Other pets like a dog could also intimidate your cat.
As we’ve already mentioned, make sure each cat has their own litter tray. Don’t put litter boxes together in the same part of the house. Keep them separate and away from areas of potential conflict.
If one cat spends most of its time upstairs, put their litter upstairs. If another cat likes to spend their time in the spare room, put their litter tray in there.
Cats suffering from stress around the litter tray might toilet outside their litter box.
There are lots of things that can cause your cat stress. For example;
- A kitten in a new environment
- A rescue cat in a new home
- Conflicts with other pets
- The introduction of a new pet
- The arrival of a newborn baby
- A friend or family member moving in
- Arguments in the home
Use a plugin pheromone diffuser like Feliway Optimum. It can put your kitten at ease and reduce stress around the litter box and make litter training easier.
If this doesn’t work, seek advice from your vet as soon as possible because stress can sometimes lead t medical issues.
7. Medical Issues
If your cat is having trouble using the litter tray, it could be a medical issue.
One of the telltale signs is your kitten trying to use the litter box but struggling to pass urine or faeces. They might also meow or cry while in the litter box.
These could be symptoms of;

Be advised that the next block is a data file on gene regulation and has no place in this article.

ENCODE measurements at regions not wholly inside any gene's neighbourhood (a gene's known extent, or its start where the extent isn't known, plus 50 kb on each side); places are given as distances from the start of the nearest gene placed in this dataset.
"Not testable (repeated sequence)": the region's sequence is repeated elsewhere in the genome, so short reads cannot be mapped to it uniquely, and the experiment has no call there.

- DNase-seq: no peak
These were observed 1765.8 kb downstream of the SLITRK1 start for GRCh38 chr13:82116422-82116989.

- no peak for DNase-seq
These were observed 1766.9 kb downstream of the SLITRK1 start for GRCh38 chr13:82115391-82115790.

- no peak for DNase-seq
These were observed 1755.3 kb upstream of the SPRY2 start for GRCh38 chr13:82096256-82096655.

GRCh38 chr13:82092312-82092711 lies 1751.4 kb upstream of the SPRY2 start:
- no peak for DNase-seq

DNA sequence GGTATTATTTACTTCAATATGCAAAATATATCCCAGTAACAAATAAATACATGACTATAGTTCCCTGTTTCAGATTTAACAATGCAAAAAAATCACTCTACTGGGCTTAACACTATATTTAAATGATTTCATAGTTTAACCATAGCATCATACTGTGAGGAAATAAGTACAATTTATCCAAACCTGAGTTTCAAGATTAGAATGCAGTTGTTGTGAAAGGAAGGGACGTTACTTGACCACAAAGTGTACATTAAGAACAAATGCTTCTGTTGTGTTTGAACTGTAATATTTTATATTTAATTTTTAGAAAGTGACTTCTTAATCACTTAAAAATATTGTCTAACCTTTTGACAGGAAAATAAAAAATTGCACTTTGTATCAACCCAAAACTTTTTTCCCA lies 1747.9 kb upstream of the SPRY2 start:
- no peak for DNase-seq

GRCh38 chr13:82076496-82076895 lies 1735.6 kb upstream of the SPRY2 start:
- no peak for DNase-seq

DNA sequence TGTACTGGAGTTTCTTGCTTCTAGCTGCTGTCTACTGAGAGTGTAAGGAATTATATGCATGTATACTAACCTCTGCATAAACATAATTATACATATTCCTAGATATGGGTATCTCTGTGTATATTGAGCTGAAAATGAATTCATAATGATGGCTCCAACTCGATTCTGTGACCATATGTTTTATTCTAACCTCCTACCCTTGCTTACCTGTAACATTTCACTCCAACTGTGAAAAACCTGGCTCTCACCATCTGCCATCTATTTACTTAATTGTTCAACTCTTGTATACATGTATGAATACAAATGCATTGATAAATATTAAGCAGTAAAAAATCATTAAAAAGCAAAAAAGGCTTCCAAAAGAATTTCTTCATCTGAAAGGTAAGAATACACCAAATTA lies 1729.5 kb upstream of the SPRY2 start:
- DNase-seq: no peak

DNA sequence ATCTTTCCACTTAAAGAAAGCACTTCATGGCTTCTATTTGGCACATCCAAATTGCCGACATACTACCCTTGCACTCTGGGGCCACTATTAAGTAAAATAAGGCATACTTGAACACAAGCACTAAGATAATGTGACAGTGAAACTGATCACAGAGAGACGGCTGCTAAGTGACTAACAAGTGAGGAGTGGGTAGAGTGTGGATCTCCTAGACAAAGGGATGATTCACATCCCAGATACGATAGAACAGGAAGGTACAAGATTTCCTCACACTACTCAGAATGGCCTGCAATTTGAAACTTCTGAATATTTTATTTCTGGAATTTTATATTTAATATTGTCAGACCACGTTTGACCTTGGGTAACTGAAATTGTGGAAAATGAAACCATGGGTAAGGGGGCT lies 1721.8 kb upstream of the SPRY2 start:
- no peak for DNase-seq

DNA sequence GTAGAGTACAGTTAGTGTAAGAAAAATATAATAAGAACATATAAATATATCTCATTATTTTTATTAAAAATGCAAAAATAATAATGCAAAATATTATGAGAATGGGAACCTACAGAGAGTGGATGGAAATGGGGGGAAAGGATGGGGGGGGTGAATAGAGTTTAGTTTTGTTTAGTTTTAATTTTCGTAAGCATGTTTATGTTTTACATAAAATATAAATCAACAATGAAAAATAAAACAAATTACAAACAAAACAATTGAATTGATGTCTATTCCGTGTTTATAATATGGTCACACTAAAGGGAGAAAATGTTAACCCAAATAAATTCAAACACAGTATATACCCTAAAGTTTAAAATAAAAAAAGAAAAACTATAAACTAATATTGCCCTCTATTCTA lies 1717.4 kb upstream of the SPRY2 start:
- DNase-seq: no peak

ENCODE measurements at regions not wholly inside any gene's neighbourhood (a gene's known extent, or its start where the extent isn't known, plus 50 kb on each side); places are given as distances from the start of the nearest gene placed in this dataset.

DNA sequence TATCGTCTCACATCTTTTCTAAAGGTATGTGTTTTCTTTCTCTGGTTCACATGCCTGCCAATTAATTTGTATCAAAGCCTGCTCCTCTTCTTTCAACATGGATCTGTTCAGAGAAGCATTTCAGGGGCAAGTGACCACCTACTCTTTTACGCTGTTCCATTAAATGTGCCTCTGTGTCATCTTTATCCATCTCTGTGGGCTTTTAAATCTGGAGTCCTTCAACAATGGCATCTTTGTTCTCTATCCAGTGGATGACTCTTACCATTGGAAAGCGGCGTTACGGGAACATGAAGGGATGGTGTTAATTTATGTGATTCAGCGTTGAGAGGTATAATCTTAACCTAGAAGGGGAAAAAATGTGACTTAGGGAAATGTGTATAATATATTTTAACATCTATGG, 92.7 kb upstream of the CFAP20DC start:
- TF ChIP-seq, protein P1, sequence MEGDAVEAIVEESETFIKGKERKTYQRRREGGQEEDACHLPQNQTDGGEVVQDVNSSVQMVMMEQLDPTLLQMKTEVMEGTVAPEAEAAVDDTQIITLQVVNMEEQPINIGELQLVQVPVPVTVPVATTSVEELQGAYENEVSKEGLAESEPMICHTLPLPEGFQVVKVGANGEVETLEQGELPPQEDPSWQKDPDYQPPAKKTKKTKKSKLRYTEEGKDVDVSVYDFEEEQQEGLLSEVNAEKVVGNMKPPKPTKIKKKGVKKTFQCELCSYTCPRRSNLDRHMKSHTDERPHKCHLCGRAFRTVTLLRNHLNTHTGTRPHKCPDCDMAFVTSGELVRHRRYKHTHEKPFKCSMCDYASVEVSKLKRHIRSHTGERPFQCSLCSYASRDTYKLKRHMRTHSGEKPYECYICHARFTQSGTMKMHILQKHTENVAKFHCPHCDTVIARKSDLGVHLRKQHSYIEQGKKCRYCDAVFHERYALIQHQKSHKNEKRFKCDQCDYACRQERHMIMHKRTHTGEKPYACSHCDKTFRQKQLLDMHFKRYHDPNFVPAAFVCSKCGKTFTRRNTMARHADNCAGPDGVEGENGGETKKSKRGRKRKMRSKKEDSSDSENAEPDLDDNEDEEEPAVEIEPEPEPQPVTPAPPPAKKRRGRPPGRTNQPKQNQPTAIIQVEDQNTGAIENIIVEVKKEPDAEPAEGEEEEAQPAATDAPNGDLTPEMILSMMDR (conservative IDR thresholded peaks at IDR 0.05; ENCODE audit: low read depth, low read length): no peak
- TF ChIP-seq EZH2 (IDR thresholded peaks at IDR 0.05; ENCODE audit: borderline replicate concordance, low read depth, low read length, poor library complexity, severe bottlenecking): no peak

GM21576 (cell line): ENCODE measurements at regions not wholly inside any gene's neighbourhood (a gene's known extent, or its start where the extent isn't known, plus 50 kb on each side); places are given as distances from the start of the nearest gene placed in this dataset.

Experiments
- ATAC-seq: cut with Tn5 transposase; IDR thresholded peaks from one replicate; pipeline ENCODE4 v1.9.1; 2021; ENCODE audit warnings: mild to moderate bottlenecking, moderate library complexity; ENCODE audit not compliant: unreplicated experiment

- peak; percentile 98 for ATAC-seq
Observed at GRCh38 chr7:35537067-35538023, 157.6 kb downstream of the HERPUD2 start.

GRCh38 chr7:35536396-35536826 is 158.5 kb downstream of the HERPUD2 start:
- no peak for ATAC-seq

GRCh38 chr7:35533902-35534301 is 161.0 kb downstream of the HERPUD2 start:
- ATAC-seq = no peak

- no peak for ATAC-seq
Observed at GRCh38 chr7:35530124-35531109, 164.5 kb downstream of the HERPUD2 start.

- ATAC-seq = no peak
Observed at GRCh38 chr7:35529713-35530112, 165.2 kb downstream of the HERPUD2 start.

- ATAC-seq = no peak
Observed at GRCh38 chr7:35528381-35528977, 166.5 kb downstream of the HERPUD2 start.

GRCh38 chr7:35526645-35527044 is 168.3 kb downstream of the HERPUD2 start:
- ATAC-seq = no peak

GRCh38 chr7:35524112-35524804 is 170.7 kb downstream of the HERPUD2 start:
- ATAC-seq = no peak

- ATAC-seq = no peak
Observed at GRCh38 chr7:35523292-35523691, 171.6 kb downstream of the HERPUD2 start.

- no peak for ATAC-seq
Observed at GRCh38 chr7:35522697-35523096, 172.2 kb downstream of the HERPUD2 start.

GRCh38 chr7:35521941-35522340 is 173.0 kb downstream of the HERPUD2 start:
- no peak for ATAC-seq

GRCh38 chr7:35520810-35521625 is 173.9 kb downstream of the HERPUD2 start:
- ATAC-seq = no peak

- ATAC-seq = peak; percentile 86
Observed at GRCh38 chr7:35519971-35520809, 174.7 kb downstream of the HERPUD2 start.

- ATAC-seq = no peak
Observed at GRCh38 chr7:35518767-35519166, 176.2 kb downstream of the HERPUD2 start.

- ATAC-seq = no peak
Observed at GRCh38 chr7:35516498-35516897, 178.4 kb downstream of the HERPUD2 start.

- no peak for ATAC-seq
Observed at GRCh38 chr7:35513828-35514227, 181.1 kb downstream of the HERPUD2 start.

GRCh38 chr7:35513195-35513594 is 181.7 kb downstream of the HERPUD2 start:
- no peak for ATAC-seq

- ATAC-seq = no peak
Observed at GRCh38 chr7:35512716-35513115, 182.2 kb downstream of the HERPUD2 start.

- Bladder inflammation
- Crystals in their urine
- A blockage of the urethra
If you suspect your cat or kitten has a medical issue, take them to the vet as soon as possible.
Your vet will do blood and urinalysis to work out if there is a problem and how to treat it.
8. You Started Using a Cat Litter Freshener
While cat litter fresheners are good for us, they’re not always good for our cats. Especially if they smell really strong.
Some cats are more tolerant to smells than others so find a cat litter freshener that your cat gets along with can take a bit f trial and error.
Try changing it to one of our recommendations in our list of best cat litter deodorizers. Or you could try using an odour blocker like Moodify Pet that hangs above the litter tray instead of going inside it.
If your cat won’t use the litter box, could be for any number of reasons. It’s up to you to find out why and try to fix the problem as soon as you can.
A simple change can often fix it quickly and what you thought was a big problem might not be.
That said, if you can’t figure out why your cat refuses to use the litter box, consult your vet.